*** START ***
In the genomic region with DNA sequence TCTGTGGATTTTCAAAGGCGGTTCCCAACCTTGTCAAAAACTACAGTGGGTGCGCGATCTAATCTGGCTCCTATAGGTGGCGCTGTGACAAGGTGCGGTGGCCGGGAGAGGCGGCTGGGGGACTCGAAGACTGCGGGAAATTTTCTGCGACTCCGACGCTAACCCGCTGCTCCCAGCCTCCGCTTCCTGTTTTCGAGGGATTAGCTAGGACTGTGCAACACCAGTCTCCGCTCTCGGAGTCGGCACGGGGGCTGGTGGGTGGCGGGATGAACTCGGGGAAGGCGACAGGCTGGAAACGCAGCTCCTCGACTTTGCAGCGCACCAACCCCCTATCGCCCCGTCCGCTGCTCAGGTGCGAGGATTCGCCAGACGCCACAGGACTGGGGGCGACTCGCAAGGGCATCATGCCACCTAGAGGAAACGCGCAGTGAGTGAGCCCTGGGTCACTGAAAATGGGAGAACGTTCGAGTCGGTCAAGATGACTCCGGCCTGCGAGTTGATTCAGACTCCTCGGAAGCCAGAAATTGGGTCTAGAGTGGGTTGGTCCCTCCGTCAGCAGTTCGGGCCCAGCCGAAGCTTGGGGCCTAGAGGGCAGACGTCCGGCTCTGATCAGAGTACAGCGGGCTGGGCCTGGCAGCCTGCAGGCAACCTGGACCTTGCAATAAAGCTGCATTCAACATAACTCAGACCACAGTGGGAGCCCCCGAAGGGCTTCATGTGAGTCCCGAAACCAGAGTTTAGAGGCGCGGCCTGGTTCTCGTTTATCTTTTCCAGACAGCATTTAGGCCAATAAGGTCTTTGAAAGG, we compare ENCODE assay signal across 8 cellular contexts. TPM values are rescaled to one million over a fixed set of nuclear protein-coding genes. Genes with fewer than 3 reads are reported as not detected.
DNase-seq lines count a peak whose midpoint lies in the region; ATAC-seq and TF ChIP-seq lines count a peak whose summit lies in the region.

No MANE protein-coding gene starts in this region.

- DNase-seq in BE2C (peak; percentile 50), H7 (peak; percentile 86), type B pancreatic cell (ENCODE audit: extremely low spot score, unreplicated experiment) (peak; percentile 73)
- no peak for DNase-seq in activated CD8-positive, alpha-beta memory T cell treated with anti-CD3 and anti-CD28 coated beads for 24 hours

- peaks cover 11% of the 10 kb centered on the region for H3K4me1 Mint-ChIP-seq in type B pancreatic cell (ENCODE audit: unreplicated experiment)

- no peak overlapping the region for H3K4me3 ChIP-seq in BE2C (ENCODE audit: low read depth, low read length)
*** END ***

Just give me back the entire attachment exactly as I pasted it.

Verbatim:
In the genomic region with DNA sequence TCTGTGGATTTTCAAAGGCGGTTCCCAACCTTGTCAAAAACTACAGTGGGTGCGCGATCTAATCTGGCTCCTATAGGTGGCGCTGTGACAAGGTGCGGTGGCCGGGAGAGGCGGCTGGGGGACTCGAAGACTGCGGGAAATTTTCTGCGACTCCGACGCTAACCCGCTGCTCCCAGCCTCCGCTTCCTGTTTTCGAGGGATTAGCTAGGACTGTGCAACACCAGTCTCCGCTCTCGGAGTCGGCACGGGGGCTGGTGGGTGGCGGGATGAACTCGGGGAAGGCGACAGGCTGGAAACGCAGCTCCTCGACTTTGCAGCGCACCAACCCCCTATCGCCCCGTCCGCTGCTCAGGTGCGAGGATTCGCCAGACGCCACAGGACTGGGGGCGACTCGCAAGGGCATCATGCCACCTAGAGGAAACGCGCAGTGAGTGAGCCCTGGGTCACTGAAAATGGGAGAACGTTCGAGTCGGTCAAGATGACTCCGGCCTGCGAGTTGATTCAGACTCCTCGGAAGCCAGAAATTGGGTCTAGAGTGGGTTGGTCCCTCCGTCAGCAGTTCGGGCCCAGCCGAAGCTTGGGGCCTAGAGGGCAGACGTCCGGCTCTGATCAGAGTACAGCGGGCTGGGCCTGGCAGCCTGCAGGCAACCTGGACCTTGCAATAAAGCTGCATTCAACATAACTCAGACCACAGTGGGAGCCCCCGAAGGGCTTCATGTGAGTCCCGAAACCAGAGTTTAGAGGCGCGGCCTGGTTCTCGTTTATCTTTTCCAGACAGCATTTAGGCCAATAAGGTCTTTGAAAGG, we compare ENCODE assay signal across 8 cellular contexts. TPM values are rescaled to one million over a fixed set of nuclear protein-coding genes. Genes with fewer than 3 reads are reported as not detected.
DNase-seq lines count a peak whose midpoint lies in the region; ATAC-seq and TF ChIP-seq lines count a peak whose summit lies in the region.

No MANE protein-coding gene starts in this region.

- DNase-seq in BE2C (peak; percentile 50), H7 (peak; percentile 86), type B pancreatic cell (ENCODE audit: extremely low spot score, unreplicated experiment) (peak; percentile 73)
- no peak for DNase-seq in activated CD8-positive, alpha-beta memory T cell treated with anti-CD3 and anti-CD28 coated beads for 24 hours

- peaks cover 11% of the 10 kb centered on the region for H3K4me1 Mint-ChIP-seq in type B pancreatic cell (ENCODE audit: unreplicated experiment)

- no peak overlapping the region for H3K4me3 ChIP-seq in BE2C (ENCODE audit: low read depth, low read length)